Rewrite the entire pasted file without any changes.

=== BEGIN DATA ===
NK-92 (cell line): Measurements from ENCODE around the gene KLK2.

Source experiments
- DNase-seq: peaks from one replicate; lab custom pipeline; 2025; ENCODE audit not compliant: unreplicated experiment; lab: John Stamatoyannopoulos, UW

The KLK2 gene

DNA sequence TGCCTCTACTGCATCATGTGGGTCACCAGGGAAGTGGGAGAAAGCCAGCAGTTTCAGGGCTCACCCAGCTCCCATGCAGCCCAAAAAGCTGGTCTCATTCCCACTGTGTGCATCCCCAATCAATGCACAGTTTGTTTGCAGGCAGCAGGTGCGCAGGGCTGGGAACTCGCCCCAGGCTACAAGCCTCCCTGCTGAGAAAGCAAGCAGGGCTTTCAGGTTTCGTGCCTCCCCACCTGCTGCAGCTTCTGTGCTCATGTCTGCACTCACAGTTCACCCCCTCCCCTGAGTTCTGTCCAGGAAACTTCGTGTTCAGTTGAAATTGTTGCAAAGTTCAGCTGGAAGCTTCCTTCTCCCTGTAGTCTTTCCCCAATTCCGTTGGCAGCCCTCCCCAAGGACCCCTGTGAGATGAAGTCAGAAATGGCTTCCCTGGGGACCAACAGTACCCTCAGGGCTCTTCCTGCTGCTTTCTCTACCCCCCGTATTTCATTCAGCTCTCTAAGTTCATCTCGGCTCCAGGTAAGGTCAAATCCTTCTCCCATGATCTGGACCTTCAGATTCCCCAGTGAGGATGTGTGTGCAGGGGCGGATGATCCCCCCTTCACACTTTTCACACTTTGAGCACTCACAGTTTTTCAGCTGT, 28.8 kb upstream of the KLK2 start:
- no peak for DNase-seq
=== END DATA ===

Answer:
NK-92 (cell line): Measurements from ENCODE around the gene KLK2.

Source experiments
- DNase-seq: peaks from one replicate; lab custom pipeline; 2025; ENCODE audit not compliant: unreplicated experiment; lab: John Stamatoyannopoulos, UW

The KLK2 gene

DNA sequence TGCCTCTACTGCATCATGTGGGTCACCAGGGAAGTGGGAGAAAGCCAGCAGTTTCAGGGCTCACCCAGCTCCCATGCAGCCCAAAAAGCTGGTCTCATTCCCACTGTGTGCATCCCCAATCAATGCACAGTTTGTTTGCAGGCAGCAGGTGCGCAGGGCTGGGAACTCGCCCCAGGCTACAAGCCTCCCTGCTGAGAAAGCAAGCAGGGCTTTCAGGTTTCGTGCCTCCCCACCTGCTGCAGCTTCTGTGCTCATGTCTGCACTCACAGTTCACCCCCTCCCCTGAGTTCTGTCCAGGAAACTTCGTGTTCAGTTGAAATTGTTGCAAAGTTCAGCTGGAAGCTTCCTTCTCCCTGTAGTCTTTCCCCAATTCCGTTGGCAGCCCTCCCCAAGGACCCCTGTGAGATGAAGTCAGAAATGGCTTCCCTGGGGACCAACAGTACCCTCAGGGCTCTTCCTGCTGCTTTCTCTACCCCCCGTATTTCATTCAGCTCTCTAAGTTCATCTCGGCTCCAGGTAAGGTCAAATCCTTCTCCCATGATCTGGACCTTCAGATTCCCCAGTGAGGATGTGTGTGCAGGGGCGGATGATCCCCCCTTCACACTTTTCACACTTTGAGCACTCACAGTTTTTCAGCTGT, 28.8 kb upstream of the KLK2 start:
- no peak for DNase-seq